In regards to fieldwork time and costs, the benefits are now only marginal. This suggests that there is an optimal limit to how far the sample can be reduced, and that the majority of the benefits come from the initial reduction.
In the end, the striking results show that with as few as 1443 respondents, we could generate survey estimates within 1 percentage point of the quota sampling results. The differences in time and costs are drastic: fieldwork time required for the first 1443 respondents was 7 hours instead of more than 15 days for the 3214 respondents using quota sampling. Concerning costs per interview, this would have cut our costs by more than 50%.
It is important to notice that the MRP method also comes with limitations.
First, though MRP doesn’t require filling up specific demographic cells, the data still needs to have respondents from each major variable used in the model. For example, MRP doesn’t require filling up a demographic cell of 40-65 year-old females, but to build a model based on gender and age it does require a certain number of females and a certain number of 40-65 year-olds in the sample.
Another limitation with MRP is that it changes the way the data can be analyzed. Normally with quota sampling, the typical delivery is a dataset, or an analysis based on the raw data, which includes a weight calculated for each respondent. This type of dataset encourages exploratory analysis, because it is possible to look at estimates for different segmentations or sub-groups (e.g. how does car owners opinion of Tesla differ from non-car owners?). This is useful because flexible segmentation is a very important tool for generating insights from survey data.
With MRP however, the survey estimates for each question are based on a model that comes from the relevant sample. That means it’s not possible to use the raw dataset on it’s own to explore the survey results for all the different questions or for all the different population segmentations. Instead, the final delivery shows only the final results of the MRP calculations, for each desired question and for each desired segment. Therefore, MRP is most effective when the key insights are defined on the onset, and minimal exploratory analysis is required.
Conclusion: Implications of MRP
The results of our initial test are quite promising, and open the doors to many new approaches to further improve MRP’s performance.
Build better models:
MRP estimates are only as good as the model they use. In this test we used a simple logistic regression. For future improvements we will explore other, more advanced machine learning models such as neural networks and multi-level models to find the optimal option.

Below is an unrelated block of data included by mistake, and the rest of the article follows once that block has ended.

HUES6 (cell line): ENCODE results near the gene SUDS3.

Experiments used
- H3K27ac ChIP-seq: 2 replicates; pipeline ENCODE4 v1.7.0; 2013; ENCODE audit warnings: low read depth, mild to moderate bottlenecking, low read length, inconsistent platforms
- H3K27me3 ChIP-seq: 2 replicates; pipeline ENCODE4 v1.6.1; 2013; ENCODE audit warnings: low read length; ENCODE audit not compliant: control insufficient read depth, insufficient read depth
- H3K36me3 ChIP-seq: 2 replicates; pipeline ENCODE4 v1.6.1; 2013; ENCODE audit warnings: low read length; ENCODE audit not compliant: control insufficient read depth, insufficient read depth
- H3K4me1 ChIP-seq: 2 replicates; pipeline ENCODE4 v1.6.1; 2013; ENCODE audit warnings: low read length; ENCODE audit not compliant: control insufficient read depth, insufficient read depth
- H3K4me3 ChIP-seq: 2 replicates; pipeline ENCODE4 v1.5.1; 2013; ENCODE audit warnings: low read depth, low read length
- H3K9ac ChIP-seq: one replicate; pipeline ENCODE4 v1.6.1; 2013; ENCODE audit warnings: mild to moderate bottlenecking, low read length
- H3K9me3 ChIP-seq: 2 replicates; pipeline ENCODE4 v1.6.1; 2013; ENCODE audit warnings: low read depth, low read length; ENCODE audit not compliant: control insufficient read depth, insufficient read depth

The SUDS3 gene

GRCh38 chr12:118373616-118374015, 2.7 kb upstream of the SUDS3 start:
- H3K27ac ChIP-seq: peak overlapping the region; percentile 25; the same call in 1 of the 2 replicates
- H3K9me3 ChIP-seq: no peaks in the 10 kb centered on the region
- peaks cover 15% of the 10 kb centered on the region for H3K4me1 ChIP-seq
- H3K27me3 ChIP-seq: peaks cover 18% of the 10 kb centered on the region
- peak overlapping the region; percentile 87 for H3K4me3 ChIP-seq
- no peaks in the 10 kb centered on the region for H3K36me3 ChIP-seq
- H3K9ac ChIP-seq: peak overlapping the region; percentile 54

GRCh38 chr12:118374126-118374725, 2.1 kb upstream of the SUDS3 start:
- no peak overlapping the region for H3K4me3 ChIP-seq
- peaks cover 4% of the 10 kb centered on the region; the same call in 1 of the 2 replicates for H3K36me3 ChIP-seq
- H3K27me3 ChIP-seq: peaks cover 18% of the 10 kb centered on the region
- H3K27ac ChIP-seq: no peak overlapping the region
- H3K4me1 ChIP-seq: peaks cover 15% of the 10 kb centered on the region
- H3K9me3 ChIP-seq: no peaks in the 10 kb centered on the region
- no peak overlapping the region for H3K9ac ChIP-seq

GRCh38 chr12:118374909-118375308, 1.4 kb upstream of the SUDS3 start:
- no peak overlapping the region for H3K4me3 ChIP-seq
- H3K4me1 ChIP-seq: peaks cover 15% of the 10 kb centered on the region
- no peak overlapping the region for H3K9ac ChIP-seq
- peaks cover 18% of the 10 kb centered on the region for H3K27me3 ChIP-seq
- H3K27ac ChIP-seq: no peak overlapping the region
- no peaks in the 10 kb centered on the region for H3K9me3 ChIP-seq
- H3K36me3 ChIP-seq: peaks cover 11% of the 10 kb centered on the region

Many of these machine learning models use interaction terms between variables. Such interaction terms would help estimate the combined effect of two variables, instead of simply considering them as separate. For example, in addition to measuring the individual effects that being aged 40-65 being female have on an answer option, an interaction term between age and gender would also measure the effect of being both aged 40-65 and female. This could significantly improve the model’s ability to capture real life combinations of factors that influence people’s opinions.
We expect these models to be much better when we introduce new variables: Instead of relying only on basic demographics such as age, gender, and education to predict all kinds of survey results, MRP models can include topic-specific variables because it is no longer restricted by the need to fill all the cross quotas. Therefore, when predicting purchase considerations for brands, for example, the addition of variables such as Early Tech Adoption, or Brand Awareness will help ensure that the estimates are representative for the most relevant population segmentations that have the highest chance of influencing the survey responses.
Once we’ve explored ways to improve the MRP models, we can start applying MRP to a whole variety of important use cases:
MRP makes it much easier to keep the sample composition stable overtime. This is a key feature for studies that measure trends, and is currently a significant pain point for quota sampling because it requires that all cells are sufficiently filled and that they are filled similarly across all waves in order to keep the weights stable. MRP only needs enough people in each major variable category, so it is much easier to guarantee a stable sample composition.
MRP’s key value is that it can deal with very skewed samples, making it a particularly promising tool for conducting survey research in traditionally difficult to reach markets or among niche population segments. This opens many doors for commercial applications, such as surveys among specific target groups (high-earning business owners, frequent travellers etc).
More accurate Market Measurement:
Lastly, because MRP allows for the inclusion of more variables into the post-stratification process, survey estimates are more likely to be representative for key variables. It remains to be seen, but the adoption of new and more relevant variables might improve the accuracy of MRP estimates. If so, then MRP could be a useful tool to improve the existing market measurement data based on quota sampling.
We’re excited about the prospects of using MRP for more accurate and more efficient sampling in the near future. With our CEO’s presentation of this MRP paper at the Samplecon conference, we hope to further contribute to the sampling industry methodology and connect with other people interested in MRP and its applications. For any questions or comments related to Dalia’s MRP research, please feel free to contact us!